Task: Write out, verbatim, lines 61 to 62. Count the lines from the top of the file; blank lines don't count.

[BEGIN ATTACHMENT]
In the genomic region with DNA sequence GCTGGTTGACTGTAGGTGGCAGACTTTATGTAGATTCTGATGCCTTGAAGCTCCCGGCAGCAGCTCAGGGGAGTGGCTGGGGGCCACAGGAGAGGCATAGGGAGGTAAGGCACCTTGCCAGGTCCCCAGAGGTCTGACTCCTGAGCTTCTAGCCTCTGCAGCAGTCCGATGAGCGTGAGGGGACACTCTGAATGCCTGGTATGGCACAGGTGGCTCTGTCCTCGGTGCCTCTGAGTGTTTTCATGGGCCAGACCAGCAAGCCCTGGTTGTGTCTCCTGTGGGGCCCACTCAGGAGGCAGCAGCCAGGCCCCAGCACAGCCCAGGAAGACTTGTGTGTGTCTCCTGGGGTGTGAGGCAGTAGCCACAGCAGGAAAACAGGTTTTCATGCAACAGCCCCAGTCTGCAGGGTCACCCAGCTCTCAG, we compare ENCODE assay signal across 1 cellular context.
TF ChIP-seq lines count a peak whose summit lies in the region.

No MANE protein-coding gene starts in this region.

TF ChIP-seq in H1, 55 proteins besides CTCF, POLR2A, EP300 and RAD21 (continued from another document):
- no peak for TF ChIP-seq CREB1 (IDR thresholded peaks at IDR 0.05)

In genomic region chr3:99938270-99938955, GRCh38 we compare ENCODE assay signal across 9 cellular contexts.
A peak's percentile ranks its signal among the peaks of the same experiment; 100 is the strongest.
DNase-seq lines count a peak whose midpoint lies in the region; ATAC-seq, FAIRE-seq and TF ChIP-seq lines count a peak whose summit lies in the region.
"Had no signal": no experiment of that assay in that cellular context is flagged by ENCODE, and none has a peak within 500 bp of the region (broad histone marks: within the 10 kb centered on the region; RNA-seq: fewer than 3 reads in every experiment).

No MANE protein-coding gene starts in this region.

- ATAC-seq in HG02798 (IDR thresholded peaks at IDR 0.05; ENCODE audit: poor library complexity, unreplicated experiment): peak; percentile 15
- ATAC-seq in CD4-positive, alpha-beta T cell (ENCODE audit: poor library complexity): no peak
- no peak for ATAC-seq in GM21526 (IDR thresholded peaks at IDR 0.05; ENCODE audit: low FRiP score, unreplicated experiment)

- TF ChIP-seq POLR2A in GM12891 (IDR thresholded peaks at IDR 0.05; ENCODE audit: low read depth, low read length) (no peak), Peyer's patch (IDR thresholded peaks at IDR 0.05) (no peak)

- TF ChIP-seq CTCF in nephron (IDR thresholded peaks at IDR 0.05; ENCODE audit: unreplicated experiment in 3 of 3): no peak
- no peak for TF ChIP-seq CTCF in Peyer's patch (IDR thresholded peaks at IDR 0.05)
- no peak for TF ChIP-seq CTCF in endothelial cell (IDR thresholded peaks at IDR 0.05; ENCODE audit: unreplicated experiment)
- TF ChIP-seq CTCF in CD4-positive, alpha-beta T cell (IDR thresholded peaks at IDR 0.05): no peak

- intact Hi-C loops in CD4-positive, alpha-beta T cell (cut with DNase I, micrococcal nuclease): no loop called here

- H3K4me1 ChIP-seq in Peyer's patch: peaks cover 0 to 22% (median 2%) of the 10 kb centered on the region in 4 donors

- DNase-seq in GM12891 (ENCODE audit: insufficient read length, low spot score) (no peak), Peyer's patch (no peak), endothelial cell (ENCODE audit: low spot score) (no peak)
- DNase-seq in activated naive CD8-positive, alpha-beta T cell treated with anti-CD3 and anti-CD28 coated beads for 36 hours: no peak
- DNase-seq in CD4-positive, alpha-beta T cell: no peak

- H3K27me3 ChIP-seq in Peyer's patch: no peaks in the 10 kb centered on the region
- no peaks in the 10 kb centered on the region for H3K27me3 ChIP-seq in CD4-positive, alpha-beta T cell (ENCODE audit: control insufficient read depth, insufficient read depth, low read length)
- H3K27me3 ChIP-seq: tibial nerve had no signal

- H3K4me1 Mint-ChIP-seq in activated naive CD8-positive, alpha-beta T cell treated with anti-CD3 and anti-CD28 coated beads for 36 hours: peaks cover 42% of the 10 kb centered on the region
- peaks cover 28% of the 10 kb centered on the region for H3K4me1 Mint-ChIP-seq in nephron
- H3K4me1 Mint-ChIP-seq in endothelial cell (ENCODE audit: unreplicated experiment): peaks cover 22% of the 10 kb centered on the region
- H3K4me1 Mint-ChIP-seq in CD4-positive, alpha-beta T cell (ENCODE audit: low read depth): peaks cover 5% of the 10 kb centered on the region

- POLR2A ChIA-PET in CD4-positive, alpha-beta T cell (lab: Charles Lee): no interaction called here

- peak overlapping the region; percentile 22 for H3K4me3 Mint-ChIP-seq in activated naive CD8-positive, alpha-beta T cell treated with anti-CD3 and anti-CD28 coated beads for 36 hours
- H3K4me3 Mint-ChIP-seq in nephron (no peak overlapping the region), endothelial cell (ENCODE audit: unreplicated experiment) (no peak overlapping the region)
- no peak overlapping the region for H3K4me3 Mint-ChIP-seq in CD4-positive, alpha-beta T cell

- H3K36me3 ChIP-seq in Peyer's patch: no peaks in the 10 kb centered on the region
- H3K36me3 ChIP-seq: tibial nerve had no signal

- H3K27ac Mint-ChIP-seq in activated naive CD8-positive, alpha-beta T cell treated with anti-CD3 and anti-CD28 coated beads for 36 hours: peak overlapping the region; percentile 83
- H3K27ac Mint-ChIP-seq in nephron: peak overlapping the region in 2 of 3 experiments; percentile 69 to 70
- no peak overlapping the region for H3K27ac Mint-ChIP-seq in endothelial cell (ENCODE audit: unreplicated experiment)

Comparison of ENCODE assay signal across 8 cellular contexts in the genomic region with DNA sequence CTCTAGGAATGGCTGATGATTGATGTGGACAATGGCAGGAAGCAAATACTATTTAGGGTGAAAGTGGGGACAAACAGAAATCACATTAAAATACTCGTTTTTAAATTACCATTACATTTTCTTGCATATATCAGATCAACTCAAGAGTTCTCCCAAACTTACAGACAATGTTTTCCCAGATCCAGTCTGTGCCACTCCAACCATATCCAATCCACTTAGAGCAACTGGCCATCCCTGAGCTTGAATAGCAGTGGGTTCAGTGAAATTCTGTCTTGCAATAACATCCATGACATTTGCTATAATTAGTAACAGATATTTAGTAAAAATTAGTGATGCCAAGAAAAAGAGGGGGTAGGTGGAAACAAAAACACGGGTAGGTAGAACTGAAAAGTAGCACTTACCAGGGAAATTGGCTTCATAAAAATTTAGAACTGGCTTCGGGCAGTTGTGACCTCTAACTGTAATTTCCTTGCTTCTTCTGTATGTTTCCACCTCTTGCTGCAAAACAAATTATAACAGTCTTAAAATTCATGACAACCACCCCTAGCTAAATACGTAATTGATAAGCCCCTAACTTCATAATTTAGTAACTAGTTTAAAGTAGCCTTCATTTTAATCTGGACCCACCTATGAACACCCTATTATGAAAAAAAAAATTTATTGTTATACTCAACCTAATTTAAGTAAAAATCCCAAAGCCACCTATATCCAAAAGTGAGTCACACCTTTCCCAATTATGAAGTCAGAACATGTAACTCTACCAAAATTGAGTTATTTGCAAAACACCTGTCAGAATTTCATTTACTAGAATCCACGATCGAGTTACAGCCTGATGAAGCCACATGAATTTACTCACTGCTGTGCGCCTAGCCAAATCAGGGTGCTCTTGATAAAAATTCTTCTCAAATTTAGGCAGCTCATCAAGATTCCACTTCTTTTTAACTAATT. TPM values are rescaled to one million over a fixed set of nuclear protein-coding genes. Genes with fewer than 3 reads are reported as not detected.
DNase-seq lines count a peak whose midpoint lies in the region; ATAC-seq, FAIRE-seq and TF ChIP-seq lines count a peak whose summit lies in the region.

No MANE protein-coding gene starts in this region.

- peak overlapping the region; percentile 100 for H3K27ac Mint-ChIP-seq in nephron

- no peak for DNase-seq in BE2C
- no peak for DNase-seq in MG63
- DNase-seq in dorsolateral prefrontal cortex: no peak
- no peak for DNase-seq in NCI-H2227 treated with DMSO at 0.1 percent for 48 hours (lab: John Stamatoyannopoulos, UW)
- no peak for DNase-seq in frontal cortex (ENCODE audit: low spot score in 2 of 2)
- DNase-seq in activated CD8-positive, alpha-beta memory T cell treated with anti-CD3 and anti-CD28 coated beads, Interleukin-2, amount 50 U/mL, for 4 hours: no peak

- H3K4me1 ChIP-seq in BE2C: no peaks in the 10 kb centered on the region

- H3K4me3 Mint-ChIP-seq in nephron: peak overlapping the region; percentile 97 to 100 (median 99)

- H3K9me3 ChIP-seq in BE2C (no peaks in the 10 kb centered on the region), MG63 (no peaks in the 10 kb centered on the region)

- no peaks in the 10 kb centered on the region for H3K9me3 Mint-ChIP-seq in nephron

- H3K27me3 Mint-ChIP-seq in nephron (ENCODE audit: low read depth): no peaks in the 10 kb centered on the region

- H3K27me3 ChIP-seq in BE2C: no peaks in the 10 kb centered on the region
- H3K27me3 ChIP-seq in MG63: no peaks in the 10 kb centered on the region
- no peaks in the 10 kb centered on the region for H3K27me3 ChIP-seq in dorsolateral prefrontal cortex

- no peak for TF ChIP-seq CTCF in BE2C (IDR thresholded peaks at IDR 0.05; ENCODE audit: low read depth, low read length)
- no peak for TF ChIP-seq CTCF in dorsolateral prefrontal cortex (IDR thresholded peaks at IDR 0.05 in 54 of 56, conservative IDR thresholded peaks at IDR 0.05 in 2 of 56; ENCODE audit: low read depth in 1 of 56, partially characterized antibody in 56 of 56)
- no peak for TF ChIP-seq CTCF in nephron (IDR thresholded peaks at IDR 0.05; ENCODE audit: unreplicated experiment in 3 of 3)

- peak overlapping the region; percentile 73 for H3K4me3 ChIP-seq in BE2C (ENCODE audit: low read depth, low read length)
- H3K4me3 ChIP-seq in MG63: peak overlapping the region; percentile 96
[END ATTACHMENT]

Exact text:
- peak overlapping the region; percentile 73 for H3K4me3 ChIP-seq in BE2C (ENCODE audit: low read depth, low read length)
- H3K4me3 ChIP-seq in MG63: peak overlapping the region; percentile 96